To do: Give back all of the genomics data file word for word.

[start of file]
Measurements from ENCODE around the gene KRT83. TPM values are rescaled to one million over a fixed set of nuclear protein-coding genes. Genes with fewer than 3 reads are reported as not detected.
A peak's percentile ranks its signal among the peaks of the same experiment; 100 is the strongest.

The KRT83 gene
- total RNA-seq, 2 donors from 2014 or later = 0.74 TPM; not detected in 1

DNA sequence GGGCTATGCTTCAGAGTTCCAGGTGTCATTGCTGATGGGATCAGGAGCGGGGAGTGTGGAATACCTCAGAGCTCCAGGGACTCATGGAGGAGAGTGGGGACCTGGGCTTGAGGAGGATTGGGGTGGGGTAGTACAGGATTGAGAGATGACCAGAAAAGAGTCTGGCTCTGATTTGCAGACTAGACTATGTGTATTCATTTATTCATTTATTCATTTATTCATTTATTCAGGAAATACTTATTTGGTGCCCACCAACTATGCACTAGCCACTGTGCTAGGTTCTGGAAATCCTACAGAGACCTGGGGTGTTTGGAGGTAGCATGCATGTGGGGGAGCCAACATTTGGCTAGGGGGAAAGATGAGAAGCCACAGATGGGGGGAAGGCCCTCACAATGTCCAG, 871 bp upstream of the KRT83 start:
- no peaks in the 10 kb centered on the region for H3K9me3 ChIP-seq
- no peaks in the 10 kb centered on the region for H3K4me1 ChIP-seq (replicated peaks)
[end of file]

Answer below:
Measurements from ENCODE around the gene KRT83. TPM values are rescaled to one million over a fixed set of nuclear protein-coding genes. Genes with fewer than 3 reads are reported as not detected.
A peak's percentile ranks its signal among the peaks of the same experiment; 100 is the strongest.

The KRT83 gene
- total RNA-seq, 2 donors from 2014 or later = 0.74 TPM; not detected in 1

DNA sequence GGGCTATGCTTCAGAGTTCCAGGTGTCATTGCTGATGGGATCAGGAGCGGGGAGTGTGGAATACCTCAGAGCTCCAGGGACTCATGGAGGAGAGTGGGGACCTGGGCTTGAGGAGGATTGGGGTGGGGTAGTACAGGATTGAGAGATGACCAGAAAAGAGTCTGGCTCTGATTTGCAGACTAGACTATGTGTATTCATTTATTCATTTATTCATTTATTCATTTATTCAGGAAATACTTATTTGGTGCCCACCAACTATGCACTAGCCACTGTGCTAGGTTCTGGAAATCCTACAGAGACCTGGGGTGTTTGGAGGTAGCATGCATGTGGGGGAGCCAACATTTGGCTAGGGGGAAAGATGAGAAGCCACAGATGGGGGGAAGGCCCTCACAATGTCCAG, 871 bp upstream of the KRT83 start:
- no peaks in the 10 kb centered on the region for H3K9me3 ChIP-seq
- no peaks in the 10 kb centered on the region for H3K4me1 ChIP-seq (replicated peaks)